Our Favorite (and Totally Doable) Sustainable City-Living Tips

Environment Friendly Living

BY HARRY GORDON

Dear Zipcar,

I want to live more sustainably in the city, but I don’t know where to start. Any tips?

Sincerely,

Aspiring Eco Urbanite


Dear Aspiring Eco Urbanite,

The number of ways to live sustainably in cities—big and small—seems as limitless as lights in a busy downtown at night. From transportation to shopping, and everything in between, here are some of our favorite (and easy!) lifestyle tips, straight from Zipcar employees themselves.


HOME LIFE

Andy Rosequist, director of IT operations, advocates for keeping it local (and fresh) by joining a

farm share

, shopping at a

farmers market

, or going

super

local by setting up a

balcony or window box garden

. He also takes advantage of the natural sustainable solutions that city life offers. “Living in a multi-unit building, the heating and AC are more efficient than single-family, standalone dwellings.”

Simple ways to keep it responsible are available to city folk, no matter what kind of housing you live in. “Switch to a green energy supplier,” James Sanderson, a UK-based member of our product and engineering team suggests. Couple that with dropping the thermostat a degree or two in the winter time and “put on a jumper—or sweater in the U.S.—instead,” and your carbon footprint shrinks quickly.




Composting is another available option, and Kelly Stover, fleet and supply chain specialist, takes advantage of her city-sponsored program. “We have any compostable stuff picked up with the usual garbage and recycling schedule. We can then go pick up compost that we can use in our (tiny!) yard and garden.” Check if your municipality offers a composting program, too. If not,

start your own

, either by yourself or (if space allows) combine your composting powers with your neighbors.

As Kelly notes above, city yards can be itty-bitty. That’s why Jess Thrasher, lead agile coach, is a big fan of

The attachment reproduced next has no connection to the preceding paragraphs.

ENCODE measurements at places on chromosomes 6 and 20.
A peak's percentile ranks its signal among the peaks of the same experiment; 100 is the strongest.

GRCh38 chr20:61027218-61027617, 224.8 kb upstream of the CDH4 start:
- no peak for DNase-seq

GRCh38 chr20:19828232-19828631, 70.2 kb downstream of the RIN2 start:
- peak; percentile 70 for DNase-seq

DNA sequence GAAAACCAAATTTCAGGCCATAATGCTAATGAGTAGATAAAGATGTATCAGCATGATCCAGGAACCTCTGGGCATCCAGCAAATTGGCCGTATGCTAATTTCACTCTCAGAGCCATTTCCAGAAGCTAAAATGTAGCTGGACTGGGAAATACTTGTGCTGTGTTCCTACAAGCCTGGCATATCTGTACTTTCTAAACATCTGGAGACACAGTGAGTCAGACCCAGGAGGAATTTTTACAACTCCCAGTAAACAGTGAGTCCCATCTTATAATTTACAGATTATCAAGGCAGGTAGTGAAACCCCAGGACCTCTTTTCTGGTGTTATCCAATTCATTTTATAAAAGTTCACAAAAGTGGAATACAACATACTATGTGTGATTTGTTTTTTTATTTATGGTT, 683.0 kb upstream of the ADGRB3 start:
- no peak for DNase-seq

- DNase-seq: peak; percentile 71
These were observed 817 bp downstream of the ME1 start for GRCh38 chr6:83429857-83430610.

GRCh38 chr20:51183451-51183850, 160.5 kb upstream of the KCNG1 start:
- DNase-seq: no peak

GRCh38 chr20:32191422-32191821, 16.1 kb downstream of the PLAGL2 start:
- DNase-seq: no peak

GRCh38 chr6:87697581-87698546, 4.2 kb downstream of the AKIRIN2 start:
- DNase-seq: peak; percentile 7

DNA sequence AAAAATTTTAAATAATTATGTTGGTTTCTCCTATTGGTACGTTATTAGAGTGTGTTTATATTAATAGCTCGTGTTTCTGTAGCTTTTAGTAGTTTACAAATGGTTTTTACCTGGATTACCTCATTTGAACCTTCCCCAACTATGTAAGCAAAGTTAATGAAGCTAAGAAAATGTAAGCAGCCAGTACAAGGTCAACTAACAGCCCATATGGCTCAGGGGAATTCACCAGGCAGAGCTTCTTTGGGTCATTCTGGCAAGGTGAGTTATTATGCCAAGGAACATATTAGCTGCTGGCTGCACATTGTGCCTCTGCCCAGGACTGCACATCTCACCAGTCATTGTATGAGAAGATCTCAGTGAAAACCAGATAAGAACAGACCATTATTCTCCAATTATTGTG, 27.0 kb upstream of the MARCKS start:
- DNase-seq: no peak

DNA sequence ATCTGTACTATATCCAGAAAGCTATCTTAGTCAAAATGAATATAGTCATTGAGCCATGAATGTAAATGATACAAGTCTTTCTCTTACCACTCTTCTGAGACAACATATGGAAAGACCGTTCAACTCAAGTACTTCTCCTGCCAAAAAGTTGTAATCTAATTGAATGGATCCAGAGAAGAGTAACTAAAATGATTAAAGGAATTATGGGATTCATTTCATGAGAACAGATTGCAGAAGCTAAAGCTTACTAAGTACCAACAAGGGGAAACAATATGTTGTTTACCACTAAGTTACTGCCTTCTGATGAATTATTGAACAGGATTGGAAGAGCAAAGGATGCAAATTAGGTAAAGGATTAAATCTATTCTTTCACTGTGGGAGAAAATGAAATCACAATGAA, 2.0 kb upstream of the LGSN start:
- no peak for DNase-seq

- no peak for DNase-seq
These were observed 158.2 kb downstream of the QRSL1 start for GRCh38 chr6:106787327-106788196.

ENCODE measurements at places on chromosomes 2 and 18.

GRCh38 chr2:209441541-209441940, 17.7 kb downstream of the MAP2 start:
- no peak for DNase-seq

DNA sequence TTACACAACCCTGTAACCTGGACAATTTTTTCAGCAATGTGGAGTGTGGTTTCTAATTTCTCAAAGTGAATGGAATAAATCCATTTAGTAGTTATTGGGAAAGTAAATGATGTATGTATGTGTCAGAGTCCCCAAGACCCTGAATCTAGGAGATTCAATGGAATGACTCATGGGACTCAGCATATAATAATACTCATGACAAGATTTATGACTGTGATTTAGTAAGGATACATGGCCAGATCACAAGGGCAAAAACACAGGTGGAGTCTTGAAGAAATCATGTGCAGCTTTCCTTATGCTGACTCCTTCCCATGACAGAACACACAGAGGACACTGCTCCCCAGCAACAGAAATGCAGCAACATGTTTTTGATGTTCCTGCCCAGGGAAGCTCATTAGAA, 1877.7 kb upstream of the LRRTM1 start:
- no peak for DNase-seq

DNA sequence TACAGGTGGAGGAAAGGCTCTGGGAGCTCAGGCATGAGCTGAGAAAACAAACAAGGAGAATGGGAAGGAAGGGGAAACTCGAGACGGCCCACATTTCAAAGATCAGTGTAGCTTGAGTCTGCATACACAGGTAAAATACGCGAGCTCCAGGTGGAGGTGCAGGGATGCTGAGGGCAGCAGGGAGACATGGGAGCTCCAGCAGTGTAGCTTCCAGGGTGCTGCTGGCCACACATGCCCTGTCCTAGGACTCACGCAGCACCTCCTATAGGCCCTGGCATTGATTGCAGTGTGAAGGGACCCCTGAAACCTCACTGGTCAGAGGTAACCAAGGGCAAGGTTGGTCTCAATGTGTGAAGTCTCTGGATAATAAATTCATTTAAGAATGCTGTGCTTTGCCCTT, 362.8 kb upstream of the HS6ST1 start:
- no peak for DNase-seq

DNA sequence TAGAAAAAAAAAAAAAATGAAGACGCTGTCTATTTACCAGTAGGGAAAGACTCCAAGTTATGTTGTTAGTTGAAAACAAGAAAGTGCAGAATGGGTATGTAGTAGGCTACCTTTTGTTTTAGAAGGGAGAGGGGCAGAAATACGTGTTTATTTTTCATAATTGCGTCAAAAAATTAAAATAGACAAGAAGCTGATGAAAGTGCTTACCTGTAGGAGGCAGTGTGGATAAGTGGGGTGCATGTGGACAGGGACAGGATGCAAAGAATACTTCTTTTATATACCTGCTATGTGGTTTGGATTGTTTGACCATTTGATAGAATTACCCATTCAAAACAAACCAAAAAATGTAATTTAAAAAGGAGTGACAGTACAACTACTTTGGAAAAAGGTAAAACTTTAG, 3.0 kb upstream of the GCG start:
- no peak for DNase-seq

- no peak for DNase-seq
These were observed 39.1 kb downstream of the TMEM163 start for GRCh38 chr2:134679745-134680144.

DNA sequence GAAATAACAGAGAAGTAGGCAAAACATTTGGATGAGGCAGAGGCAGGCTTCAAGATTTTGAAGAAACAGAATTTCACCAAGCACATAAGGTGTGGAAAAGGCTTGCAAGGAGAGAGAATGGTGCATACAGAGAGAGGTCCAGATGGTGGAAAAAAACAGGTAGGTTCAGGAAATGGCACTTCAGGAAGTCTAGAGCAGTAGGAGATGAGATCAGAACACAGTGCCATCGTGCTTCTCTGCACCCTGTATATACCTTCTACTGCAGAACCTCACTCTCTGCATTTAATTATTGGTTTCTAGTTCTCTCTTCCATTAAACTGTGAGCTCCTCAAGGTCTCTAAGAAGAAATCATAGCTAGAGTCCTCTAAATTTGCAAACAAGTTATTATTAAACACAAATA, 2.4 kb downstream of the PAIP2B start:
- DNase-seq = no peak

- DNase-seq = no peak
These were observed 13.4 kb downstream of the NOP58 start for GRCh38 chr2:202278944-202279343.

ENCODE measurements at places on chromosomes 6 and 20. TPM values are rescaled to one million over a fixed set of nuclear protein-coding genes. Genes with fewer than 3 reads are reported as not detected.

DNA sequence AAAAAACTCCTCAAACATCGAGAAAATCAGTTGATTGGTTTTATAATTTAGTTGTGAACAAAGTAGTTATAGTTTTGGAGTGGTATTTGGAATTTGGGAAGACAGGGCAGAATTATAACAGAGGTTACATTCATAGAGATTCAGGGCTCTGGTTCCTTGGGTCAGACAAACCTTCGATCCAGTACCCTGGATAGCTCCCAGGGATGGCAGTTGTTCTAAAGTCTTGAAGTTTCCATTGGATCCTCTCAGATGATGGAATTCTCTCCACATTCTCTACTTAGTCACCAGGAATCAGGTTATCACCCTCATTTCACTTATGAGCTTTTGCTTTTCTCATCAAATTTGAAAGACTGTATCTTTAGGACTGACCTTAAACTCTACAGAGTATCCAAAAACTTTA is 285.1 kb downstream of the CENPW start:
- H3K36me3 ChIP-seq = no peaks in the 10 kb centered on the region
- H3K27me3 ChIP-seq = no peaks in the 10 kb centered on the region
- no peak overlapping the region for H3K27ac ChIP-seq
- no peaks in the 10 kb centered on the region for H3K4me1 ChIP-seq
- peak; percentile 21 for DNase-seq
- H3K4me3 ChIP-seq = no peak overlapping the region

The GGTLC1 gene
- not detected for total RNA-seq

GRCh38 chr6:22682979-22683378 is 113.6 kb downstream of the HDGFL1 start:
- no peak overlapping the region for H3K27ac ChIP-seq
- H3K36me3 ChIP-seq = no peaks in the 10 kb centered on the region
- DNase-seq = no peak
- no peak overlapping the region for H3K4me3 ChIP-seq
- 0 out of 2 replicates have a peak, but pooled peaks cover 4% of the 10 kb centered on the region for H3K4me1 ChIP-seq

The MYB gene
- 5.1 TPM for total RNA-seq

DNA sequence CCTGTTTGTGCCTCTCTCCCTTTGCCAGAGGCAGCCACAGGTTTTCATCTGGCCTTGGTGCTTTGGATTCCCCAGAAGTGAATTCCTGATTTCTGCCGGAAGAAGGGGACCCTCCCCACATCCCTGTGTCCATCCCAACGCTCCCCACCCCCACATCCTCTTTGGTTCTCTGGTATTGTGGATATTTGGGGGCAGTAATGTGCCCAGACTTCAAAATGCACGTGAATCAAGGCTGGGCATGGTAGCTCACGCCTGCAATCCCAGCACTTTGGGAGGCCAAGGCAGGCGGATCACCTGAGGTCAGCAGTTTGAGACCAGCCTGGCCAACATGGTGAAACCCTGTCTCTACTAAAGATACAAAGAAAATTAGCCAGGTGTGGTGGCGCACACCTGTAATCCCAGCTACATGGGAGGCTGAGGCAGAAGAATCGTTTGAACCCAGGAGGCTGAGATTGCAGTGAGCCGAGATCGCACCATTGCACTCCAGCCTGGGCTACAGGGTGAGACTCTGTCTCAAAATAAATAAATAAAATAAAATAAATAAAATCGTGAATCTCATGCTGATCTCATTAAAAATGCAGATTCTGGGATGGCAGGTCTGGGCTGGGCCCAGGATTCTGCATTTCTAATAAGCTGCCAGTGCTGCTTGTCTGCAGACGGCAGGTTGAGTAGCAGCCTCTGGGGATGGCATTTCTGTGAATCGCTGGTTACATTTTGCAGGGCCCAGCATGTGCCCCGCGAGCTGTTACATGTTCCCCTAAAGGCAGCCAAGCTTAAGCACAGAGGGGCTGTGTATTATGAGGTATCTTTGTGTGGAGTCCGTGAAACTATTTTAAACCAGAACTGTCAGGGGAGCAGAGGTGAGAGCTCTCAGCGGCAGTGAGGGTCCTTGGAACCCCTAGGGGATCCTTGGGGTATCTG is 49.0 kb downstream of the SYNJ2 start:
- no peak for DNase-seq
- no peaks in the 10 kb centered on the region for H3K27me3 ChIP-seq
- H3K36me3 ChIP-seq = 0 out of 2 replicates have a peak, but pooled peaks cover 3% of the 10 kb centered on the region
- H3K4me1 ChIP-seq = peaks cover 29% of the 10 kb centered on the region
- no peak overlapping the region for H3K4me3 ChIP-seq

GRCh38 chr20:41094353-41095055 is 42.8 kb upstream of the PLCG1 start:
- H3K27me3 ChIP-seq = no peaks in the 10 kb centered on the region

community gardening

. Her pick: Boston’s Fenway Victory Gardens—created in WWII to aid in the war effort—which offers small plots to residents to tend to their own little urban acre. Holly Moody, senior manager software engineering, commutes to work each day by rail from her home on the outskirts of Boston. Because she has a little more space than many urbanites, she focuses on water conservation. “I don’t have sprinklers and I am reducing our lawn footprint by picking plants that don’t need watering.”

Big impacts to sustainability can be made with cleaning up as much as getting garden-y. Evelyn Wang, executive administrative assistant, keeps small hand towels by her sink, rather than using paper towels. For her, it’s effortless. “I just throw the hand towel into the weekly wash. No big deal.” Allison Tanenhaus, senior copywriter, also follows the fabric-over-paper route. “I use an ultra-absorbent hair towel, rather than firing up the blow dryer.” In fact, when she can, she skips the whole electrical path altogether. “I hand-wash some clothing at home and put it on a line on my porch to air dry, instead of using a washing machine and dryer.”